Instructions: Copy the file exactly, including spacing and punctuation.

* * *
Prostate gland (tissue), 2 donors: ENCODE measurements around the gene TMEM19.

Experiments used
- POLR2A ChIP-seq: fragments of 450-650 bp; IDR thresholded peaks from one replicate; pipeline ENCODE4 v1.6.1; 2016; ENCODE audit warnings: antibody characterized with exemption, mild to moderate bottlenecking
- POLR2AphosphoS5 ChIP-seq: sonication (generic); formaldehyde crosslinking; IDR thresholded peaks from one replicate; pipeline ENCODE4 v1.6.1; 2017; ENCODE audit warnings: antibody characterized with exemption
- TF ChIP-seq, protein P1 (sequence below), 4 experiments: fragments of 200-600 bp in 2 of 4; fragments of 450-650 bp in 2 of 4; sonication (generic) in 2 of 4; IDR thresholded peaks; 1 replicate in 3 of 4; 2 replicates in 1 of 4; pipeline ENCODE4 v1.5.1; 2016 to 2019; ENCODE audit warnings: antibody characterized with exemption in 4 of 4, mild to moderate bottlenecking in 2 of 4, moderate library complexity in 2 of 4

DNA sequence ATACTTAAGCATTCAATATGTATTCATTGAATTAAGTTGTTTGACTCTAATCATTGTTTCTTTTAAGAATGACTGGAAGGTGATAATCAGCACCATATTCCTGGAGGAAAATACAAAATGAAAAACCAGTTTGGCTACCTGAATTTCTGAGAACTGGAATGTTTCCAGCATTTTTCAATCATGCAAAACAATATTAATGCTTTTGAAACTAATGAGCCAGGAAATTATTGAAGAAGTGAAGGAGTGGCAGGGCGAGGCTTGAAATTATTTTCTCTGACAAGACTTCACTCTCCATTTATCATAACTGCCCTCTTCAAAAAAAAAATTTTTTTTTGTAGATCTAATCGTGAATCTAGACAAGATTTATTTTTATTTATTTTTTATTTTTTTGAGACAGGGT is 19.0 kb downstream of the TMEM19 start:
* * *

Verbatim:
Prostate gland (tissue), 2 donors: ENCODE measurements around the gene TMEM19.

Experiments used
- POLR2A ChIP-seq: fragments of 450-650 bp; IDR thresholded peaks from one replicate; pipeline ENCODE4 v1.6.1; 2016; ENCODE audit warnings: antibody characterized with exemption, mild to moderate bottlenecking
- POLR2AphosphoS5 ChIP-seq: sonication (generic); formaldehyde crosslinking; IDR thresholded peaks from one replicate; pipeline ENCODE4 v1.6.1; 2017; ENCODE audit warnings: antibody characterized with exemption
- TF ChIP-seq, protein P1 (sequence below), 4 experiments: fragments of 200-600 bp in 2 of 4; fragments of 450-650 bp in 2 of 4; sonication (generic) in 2 of 4; IDR thresholded peaks; 1 replicate in 3 of 4; 2 replicates in 1 of 4; pipeline ENCODE4 v1.5.1; 2016 to 2019; ENCODE audit warnings: antibody characterized with exemption in 4 of 4, mild to moderate bottlenecking in 2 of 4, moderate library complexity in 2 of 4

DNA sequence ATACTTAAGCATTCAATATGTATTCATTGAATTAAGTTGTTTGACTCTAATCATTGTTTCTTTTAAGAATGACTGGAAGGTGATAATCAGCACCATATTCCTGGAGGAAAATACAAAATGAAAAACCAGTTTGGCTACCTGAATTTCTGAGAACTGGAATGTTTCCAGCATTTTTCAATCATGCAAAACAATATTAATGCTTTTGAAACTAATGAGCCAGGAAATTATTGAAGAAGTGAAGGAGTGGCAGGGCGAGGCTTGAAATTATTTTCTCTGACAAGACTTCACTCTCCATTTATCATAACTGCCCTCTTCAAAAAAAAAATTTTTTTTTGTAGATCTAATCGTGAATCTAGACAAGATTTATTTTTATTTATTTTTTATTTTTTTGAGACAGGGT is 19.0 kb downstream of the TMEM19 start: